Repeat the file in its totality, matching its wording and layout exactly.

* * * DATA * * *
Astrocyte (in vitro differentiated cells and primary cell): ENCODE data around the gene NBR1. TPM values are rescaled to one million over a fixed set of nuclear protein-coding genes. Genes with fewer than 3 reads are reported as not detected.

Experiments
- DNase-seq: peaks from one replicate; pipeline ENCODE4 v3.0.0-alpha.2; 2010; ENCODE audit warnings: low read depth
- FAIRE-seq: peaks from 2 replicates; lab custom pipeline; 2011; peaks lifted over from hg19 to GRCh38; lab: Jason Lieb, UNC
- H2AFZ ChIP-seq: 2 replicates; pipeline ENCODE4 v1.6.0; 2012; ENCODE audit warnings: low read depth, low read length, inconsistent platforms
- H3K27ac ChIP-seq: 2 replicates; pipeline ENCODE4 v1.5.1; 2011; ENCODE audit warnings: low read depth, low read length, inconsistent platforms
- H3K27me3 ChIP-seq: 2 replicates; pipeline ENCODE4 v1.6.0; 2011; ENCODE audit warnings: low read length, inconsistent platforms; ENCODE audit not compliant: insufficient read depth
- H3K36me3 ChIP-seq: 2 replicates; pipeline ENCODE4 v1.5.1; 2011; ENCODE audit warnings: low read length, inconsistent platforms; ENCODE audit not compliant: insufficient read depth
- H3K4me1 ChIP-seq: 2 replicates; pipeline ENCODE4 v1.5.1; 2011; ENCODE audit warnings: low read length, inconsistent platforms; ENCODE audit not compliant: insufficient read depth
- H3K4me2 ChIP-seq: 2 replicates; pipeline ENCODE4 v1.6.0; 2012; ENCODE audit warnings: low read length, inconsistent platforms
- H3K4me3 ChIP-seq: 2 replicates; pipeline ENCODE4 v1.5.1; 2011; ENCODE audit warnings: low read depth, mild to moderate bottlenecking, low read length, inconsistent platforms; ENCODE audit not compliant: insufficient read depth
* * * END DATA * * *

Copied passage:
Astrocyte (in vitro differentiated cells and primary cell): ENCODE data around the gene NBR1. TPM values are rescaled to one million over a fixed set of nuclear protein-coding genes. Genes with fewer than 3 reads are reported as not detected.

Experiments
- DNase-seq: peaks from one replicate; pipeline ENCODE4 v3.0.0-alpha.2; 2010; ENCODE audit warnings: low read depth
- FAIRE-seq: peaks from 2 replicates; lab custom pipeline; 2011; peaks lifted over from hg19 to GRCh38; lab: Jason Lieb, UNC
- H2AFZ ChIP-seq: 2 replicates; pipeline ENCODE4 v1.6.0; 2012; ENCODE audit warnings: low read depth, low read length, inconsistent platforms
- H3K27ac ChIP-seq: 2 replicates; pipeline ENCODE4 v1.5.1; 2011; ENCODE audit warnings: low read depth, low read length, inconsistent platforms
- H3K27me3 ChIP-seq: 2 replicates; pipeline ENCODE4 v1.6.0; 2011; ENCODE audit warnings: low read length, inconsistent platforms; ENCODE audit not compliant: insufficient read depth
- H3K36me3 ChIP-seq: 2 replicates; pipeline ENCODE4 v1.5.1; 2011; ENCODE audit warnings: low read length, inconsistent platforms; ENCODE audit not compliant: insufficient read depth
- H3K4me1 ChIP-seq: 2 replicates; pipeline ENCODE4 v1.5.1; 2011; ENCODE audit warnings: low read length, inconsistent platforms; ENCODE audit not compliant: insufficient read depth
- H3K4me2 ChIP-seq: 2 replicates; pipeline ENCODE4 v1.6.0; 2012; ENCODE audit warnings: low read length, inconsistent platforms
- H3K4me3 ChIP-seq: 2 replicates; pipeline ENCODE4 v1.5.1; 2011; ENCODE audit warnings: low read depth, mild to moderate bottlenecking, low read length, inconsistent platforms; ENCODE audit not compliant: insufficient read depth